GV golfer Montague proves to be best soft touch

slynch@mercedsunstar.comJune 16, 2013 

BEA AHBECK CASSON/bahbeck@mercedsunstar.com Golden Valley's Audon Montague is the Sun-Star's All-Area Golfer of the Year. Pictured in Merced Wednesday. (6-12-13)

BEA AHBECK

What started out as a novelty gift turned into a life-long love for Audon Montague.

The Golden Valley senior said his father bought him a Snoopy driver when he was a kid.

"I would just swing it all over the farm," Montague said. "It's how I first started to like golf.

"My dad bought me some clubs after that and the rest was history."

Montague said he forged his golf skills on the family's El Nido farm, working on his short game in the yard and using the orchard as a driving range.

The hard work paid off in his senior campaign as Montague helped the Cougars earn of share of the Central California Conference title and is our Sun-Star Boys Golfer of the Year.

"I always liked watching and playing golf," Montague said. "My dad played a little bit and I would go to the driving range with him or out to a course.

"I really upped my practice time this year. I really wanted to see if I could play in college, so I was out probably 10 extra hours a week just trying to improve my game."

Golden Valley head coach Rod Ivy said the extra practice paid dividends as Montague caught fire in the second half of the season. He lowered his scoring average above par to 4.142 in CCC play — good for third best in the league — culminating with a 38 at Pheasant Run as GV handed Turlock its first conference loss in three years.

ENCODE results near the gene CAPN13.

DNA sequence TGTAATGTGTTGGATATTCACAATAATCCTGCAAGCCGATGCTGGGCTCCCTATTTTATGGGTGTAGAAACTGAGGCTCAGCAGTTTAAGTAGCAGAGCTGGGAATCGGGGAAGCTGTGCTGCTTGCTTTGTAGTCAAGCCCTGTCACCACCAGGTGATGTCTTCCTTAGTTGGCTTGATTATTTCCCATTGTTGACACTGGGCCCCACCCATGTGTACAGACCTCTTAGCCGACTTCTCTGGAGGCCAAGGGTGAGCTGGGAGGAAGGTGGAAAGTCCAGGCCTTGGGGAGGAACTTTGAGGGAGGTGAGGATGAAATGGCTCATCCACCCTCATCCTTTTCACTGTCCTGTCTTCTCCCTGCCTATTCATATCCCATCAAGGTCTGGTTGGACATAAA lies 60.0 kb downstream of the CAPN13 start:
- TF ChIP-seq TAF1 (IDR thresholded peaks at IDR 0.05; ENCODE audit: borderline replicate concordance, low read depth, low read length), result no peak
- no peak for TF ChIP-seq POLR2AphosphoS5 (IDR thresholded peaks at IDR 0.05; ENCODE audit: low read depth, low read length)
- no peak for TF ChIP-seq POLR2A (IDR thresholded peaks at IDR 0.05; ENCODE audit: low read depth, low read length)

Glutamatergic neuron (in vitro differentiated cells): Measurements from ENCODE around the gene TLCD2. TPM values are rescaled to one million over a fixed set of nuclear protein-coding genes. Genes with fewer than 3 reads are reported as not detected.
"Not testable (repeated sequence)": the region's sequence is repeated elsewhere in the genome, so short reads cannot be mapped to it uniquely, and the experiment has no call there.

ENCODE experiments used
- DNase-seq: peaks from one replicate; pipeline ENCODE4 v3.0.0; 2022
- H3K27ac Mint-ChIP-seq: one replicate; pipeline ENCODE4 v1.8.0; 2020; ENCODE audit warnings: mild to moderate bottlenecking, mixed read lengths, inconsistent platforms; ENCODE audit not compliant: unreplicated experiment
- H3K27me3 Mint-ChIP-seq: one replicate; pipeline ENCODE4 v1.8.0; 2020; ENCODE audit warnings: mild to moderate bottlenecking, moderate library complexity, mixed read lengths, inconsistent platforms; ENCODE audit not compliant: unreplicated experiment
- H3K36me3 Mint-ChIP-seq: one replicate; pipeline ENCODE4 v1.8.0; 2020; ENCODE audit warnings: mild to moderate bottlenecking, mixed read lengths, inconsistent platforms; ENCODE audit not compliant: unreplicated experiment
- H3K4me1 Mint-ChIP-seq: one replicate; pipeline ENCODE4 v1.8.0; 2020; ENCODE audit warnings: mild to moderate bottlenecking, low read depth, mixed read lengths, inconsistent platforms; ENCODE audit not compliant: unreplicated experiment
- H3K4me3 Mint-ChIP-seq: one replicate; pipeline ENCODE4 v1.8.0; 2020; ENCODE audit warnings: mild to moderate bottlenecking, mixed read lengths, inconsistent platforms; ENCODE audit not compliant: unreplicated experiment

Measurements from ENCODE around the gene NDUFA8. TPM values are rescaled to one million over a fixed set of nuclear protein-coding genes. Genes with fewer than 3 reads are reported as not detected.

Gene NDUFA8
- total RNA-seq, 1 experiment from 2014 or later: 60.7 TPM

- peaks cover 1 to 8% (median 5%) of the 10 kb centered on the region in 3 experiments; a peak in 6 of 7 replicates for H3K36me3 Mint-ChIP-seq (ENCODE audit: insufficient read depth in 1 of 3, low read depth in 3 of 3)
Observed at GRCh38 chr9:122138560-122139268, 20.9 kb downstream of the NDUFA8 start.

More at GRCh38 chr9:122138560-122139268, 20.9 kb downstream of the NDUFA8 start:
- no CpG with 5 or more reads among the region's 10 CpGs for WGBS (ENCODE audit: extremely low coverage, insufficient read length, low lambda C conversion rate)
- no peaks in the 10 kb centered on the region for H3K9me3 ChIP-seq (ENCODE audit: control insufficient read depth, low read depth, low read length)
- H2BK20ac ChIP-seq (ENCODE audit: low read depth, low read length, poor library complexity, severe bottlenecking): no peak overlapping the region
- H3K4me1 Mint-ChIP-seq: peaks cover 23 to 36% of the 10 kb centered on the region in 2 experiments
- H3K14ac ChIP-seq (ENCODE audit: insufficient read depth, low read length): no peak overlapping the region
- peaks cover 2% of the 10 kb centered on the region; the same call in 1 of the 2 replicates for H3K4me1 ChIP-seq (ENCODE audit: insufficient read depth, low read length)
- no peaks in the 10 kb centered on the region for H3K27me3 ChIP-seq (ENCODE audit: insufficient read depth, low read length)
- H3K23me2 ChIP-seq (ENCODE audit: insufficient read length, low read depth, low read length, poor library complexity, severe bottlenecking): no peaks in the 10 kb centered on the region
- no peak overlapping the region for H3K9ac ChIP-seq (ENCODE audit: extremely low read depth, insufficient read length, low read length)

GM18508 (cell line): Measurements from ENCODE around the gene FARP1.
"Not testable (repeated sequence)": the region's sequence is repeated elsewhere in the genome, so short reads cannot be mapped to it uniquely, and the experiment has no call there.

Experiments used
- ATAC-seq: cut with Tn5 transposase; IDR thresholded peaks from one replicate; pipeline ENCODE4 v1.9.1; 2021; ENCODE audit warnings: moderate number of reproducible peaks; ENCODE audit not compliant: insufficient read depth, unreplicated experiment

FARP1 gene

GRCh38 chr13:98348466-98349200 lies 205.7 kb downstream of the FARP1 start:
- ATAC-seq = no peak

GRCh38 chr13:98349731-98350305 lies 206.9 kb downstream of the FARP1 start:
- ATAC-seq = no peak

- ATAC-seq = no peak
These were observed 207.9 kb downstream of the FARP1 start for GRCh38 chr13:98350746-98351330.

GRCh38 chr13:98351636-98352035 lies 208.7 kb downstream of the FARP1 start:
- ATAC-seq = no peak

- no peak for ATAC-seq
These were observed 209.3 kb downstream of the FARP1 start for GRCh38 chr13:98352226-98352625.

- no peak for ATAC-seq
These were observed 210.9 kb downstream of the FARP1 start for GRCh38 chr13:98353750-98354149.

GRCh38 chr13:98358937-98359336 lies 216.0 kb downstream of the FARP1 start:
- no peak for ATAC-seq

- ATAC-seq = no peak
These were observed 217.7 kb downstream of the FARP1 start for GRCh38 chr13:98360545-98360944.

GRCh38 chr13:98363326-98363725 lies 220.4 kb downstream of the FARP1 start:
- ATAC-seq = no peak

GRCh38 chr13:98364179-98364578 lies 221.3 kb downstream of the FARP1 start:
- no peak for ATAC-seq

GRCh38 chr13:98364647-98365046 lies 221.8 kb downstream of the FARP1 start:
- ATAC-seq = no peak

"Everything came together for him that day in pretty ugly conditions," Ivy said. "The winds were blowing really hard, but nothing bothered him that day.

"When you're hitting the ball solid and keeping it low, the wind doesn't really effect you.

"He's a big kid — like 6-foot-5 and 250 pounds — and everyone thinks he's a football player. So he can drive the ball really well like you'd expect, but he also has these soft hands that allow him to have a really good short game."

Montague said his attention to detail on the short game was the biggest difference this season.

"I've always been really good at the short game, but I got better at reading the greens," Montague said.

"I was just out there as much as possible getting a good feel for the greens.

"I worked on taking my time and aiming for a specific spot," he said. "I felt like it made me a better player."

Montague doesn't intend to stop now.

He'll play for Modesto Junior College next year and attempt to garner the eye of a four-year school.

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